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The FCC’s open internet rules that prevent ISPs from blocking content or otherwise discriminating against the packets that are flowing across their broadband networks are on trial today. This morning, a three-panel judge heard arguments from Verizon and the FCC, and one analyst thinks the questions and comments from the judges indicates that the court may allow ISPs to charge web providers for premium services.
Stifel Nicolas, an investment bank in Washington D.C., issued a note this afternoon that said the court might be ready to let broadband providers charge internet edge providers for improved connections to broadband customers. The firm however, thought that the court wouldn’t strip the FCC of its authority to regulate broadband.
From the note:
Such an outcome could give telcos and cable new flexibility to strike paid-prioritization deals for offering better service to Internet edge providers (e.g., GOOG, AMZN, NFLX), which could also include media companies (e.g., DIS, FOXA, CBS, VIAB, TWX). Whether it would be good or bad for edge/media providers would depend on their business plans and financial wherewithal, but it could create faster “toll” lanes that give big edge players advantages over upstarts.
The note cautions that the judges haven’t ruled yet, so any outcome is uncertain. However, if the court does indeed let the telcos and pay TV providers implement a fast lane for content it may not strip the FCC of authority, but it would do its part to kill the idea of network neutrality.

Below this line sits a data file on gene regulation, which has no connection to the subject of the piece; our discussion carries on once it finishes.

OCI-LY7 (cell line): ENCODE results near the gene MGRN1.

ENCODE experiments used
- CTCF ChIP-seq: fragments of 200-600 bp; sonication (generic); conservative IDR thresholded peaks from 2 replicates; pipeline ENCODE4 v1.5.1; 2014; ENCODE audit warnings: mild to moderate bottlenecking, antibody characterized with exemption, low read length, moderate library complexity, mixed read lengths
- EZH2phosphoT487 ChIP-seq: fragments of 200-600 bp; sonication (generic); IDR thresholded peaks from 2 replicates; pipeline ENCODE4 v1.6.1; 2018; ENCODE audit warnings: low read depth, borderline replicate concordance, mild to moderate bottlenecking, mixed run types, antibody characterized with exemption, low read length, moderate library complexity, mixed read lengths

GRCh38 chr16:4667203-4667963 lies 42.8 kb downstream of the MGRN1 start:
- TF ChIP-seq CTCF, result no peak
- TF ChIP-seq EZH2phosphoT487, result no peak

That being said, larger firms such as Google or Skype that deliver over-the-top services and have been defenders (in part) of network neutrality might not mind the results if it ensures their content can be delivered to end-users without glitches. Already Google and the backbone providers for services such as Netflix, pay fees to some ISPs for more ports to ensure enough capacity to deliver quality service to the ISPs’ end users.
This legal decision would just formalize that process. Big firms that have an established business might be inclined to pay up as a cost of doing business rather than fight to solve the legal problems though Congressional lobbying. In that case, consumers may see higher fees in the case of services they pay for and perhaps fewer startups emerge who don’t have the cash to pay such fees.
So, keep your eye on this case, it could determine the fate of innovation on the internet, while transferring some of the wealth earned by the likes of Google and Netflix over to the ISPs.